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Lethbridge Herald Newspaper Archives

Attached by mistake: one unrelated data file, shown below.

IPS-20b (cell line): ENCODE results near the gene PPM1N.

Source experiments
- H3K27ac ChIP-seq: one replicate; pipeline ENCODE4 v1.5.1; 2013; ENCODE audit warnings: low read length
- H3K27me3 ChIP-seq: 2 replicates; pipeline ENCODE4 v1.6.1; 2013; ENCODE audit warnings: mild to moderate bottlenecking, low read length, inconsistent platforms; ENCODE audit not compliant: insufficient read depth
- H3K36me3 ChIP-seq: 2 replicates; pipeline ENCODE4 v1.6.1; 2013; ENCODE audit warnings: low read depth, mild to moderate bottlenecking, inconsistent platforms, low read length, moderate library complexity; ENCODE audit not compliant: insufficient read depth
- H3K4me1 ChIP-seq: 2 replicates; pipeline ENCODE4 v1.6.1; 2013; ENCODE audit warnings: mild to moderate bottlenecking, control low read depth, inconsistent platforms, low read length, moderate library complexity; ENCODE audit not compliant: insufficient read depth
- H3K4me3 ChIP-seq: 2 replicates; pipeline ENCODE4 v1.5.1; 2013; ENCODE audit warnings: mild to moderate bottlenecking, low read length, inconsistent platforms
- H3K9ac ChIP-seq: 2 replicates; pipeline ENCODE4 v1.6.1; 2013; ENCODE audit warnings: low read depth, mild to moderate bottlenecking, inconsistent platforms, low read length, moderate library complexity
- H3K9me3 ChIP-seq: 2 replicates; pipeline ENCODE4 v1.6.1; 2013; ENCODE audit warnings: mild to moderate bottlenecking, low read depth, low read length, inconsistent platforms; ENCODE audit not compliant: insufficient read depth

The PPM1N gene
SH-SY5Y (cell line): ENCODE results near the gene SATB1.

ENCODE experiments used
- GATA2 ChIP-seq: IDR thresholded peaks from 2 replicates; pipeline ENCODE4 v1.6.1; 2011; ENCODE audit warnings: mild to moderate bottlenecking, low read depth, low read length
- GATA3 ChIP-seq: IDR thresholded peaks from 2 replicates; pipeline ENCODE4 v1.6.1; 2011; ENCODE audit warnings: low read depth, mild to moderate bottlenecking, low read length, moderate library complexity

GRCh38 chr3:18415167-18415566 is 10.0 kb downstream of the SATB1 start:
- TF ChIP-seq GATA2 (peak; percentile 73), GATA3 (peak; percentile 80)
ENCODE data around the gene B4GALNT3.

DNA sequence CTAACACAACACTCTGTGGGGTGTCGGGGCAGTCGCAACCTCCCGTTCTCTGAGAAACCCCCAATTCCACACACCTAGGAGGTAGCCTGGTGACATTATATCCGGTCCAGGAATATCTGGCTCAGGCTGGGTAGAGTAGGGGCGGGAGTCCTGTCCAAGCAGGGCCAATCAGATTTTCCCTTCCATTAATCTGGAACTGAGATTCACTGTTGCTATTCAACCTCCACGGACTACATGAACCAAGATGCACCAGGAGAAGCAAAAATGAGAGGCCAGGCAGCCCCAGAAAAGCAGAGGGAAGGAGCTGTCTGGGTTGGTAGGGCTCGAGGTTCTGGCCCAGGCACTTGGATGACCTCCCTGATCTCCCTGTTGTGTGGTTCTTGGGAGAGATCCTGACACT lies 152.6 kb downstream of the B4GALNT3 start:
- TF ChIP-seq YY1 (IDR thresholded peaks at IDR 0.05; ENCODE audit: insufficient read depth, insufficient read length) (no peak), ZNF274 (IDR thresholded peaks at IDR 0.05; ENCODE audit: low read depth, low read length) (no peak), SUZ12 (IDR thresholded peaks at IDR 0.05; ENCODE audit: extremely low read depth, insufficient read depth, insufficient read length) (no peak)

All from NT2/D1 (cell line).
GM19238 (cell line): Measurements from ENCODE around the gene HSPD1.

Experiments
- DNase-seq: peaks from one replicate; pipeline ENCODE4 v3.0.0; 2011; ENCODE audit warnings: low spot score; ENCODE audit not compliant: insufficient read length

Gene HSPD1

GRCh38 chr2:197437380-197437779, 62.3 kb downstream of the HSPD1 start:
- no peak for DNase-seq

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Lethbridge Herald, The (Newspaper) - November 1, 1972, Lethbridge, Alberta 3ft THE LETHBRIDGE HERALD Wedneldoy, November 1, SAFEWAY BRANDS BIG EVENT NOW UNTIL CLOSING NOV. 4th. BRING THE FAMILY AND SAVE ON THESE SPECIALS PEANUT BUTTER (C) STRAWBERRY JAM EMPRESS HOMOGENIZED EMPRESS pURE 109 or CHUNK STYLE 48 01. Net Wl. Tin ea......... ORANGE JUICE (C) APPLESAUCE BEL AIR FROZEN CONCENTRATE TOWN HOUSE CANADA FANCY 12W fl. 01. tin 2189 CANADA CHOICE 14 Fl. 01. tin____ or PRUNE PLUMS 51 .00 GROUND COFFEE C EDWARDS REGULAR, FINE OR ELEC. PERC. GRIND VAC PAK 2ib. 4.99 I TOMATO JUICE TOWN HOUSE CANADA FANCY 44 fl. 01. tin............................ 289 FRUIT JUICE JEA 00 UNSWEETENED PINEAPPLE 4B Fl. oz. tin 31 TEA BAGS CANTERBURY ORANGE PEKOE 125 bag 16 oi. net wt. pkg. 1 .49 SWEET PICKLES ZIPPY MIXED 48 fl. oz. jar 79 MARGARINE EMPRESS SOFT 100% VEG. 1 Ib. tub 31 .00 CREAMED CORN 14 Fl. tin TOWN HOUSE CANADA FANCY .00 FROZEN PEAS BEL AIR CANADA FANCY 2 Ib. Cello Bag 99 TRY A LITTLE TENDERNE ROUND STEAK or RUMP ROAST 4 09 T-BONE or CLUB ALL CUTS Canada Grade A Beef......Ib. BEEF STEAKS CANADA GRADE A BACON WASCANA SIDE, IN THE PIECE.......................... Ib. CALIFORNIA ORANGES, EASY TO PEEL LARGE SIZE................... B.C., UPWRAPPED CANADA NO. T GRADE Eden 79' 2.19 39' WE RESERVE THE RIGHT TO LIMIT QUANTITIES. SAFEWAY CANADA SAP ON THE MO-OO-OVE This reluelonl entry was one treol to mark the opening of .the International Salon of of Ihe participants in a parade Ihrcugh downtown Man- Food and Agriculture at Place BonavenJure. 's nothing quite like it San Francisco's French bread By ROBERT IJNDSF.V New York Times Service San Francisco Its taste Is tart, the crust is hard, and it's difficult to eat without shower- ing crumbs all over one's clothes. But to most San Franciscans, he city's sourdough French bread is as popular as its cable cars and judging from sales In bakeries in other ciUes re- cently, it is becoming as pop- ular as San Francisco export as topless dancing, which also started here. Hundreds of pounds of the resMy baked local bread in ong, dark-crusted, torpedo- haped loaves, or fat brown loaves shaped like t discus leave the city before dawn on most mornings in the cargo compartments of jet airliners or in freezer trucks. And soon, the special flavor of the bread may be exported around the nation in test tubes, according to a team of federal scientists who say they've dis- covered that a microscopic "bug" that has been transmit- ted through mounts of bread- batter for more than a century is responsible for its unusual taste. "Our shipments out of the city have gone up at least 50 per cent in the last two said Clifford Catsoulis, an ex- ecutive cf Parisian Bakeries, the city's biggest producer of the bread, recently as the dis- tinctive, fresh aroma of baking bread filled Ms office. Costa Zmay, vice president of Larraburu Bakery, another major sourdough bread produc- er, said: "It's been fantastic. We're (oratory, said he thinks it will 'be feasible soon to export the bacteria which he calls "La- clobacillus San Francisco" so that San Francisco's famous bread can be made any place. "It's Impossible to say with certainty how and where it (the microrganism) originat- Kline said during a re- cent Interview. But he said It apparently had been a genera- tion-to-generation heritage of Bakers here since the middle of last century, when French settlers or Basques from Spain brought their baking know-how and possibly "the bug" as well from Europe. Gold min- ers In California and Alaska some called "sourdoughs" be- cause of their affinity for the bread picked up the tech- nique later. It is essential to understand the history of a loaf of the oread Iji order to understand Kline's thesis. Each day before bakers make more bread, they set aside a small portion of their dough. The next day, they take this dough called a "starter" or 'mother" and mix it with flour, waler and salt for their next baking session, so that it constitutes alrout 11 per cent of the total bailer. Then, before this batch of batter is baked, the bakers again remove TI smalt portion as the next day's "starter." The process goes on and on. The "starter" contains an un- usual strain of yeast that leav- ens the bread, and the "Bacil- us San Francisco." Each day t is transplanted in eort of a chain of perpetual motion. shipping all over the country. It's now available in 15 differ- ent airports, and I don't think there's a major city in the country that doesn't have at least one store or restaurant where you get it." The executives attribute the demand to expatriate San Fran- ciscans who miss tho sharp, crusty bread, but, more Import- antly, to visitors from other cllies who discovered the bread here and want it at home. The most enthusiastic lovers of San Francisco sourdough consider It the first bread in the world, outranking the chewy brioche of Paris, the pumpernickels, ryes and black breads of Eastern Europe and the bagels of New York. Legend has long held that the bread could be made only in San Francisco. I could take you 400 miles south to Los Zmay insisted, "and you'll see can't make it; they can't du- plicate the flavor. It's unique to San Francisco; I feel the fog has a lot to do with it Or may- be it's our temperature, or sometliing that's in the air." However, a Federal microbl- ologist who has been trying for three years to discover the secret of the broad's flavor, at- tributes the distinctive flavor to "a bug" a recently discover- ed species of bacteria that, lit- erally, has been handed down from baker to baker here al- most daily for more than 100 years. And the researcher. Dr. Leo Kline of the department of ag- riculture Western regional lab- For their part, San Francis- co's bakers are looking whim- sically at the scientific effort! while they count their prof- more and more peo- ple from New York, Los An- geles, Boston, New Orleans, and elsewhere send in orders. "I don't believo much In that Zmay, the bakery offi- cial said of the Federal research. "If you ask me, I think It'i probably the fog." Serve up the pancakes Record year for Britain Car industry booming MDNDOM TAP) Britain's] biggest single exporter, the car industry, LS heading for an all- time record trading year In 1972 as tho nation prepares for full European Common Market membership. After six years of stagnation through government curbs on spending, Britain this ycnr has ing Into top gear lo brcomc the world's fastest-growing car mnrkcl. And in Ihe Hurniican produc- tion Icngue, the British Industry looks act to take second spot behind West Germany, ahead of Trance. In 1972 Britain will build more cars than in its post-war peak year of 1964. Tills remarkable upsurge fol- lows years of trailing the expan- sion rntcs of rivals in France, West Germany, Italy and Japan. Two reasons hnve given rise lo the Ixrom in Britain. In July, 1071, Hie government virtually erased nil restrictions on credit buying and cut flic domestic sales tax to 30 per cent from ,16 per ccnl. Within 12 monllis new car sales moved ahead to almost 1.3 record for a one-year period. Then, In March, 1972, the sales tax was again 25 per accelerating showroom acllvity. By Juno tills year car sales were some 40 per cent up on the first half of 1971. .Sales of im- ported cars were up by for per cent of thp lotnl market, while snlcs of Ilrillsh cars surged Blicad by Pouron the Rogers'! ROGERS' PANCAKE SYRUP wllhlho golden flavor of cane-sugar syrup! And also tnko homo ROGERS' GOLDEN SYRUP In tho lln or hnnriy plnsllc eonlnlnor. For a froo ROGERS'RECIPE BOOK.wrlle: B.C. Sugar Roflninn Co. Ltd., Rogers Sired, Vancouver, B.C. ;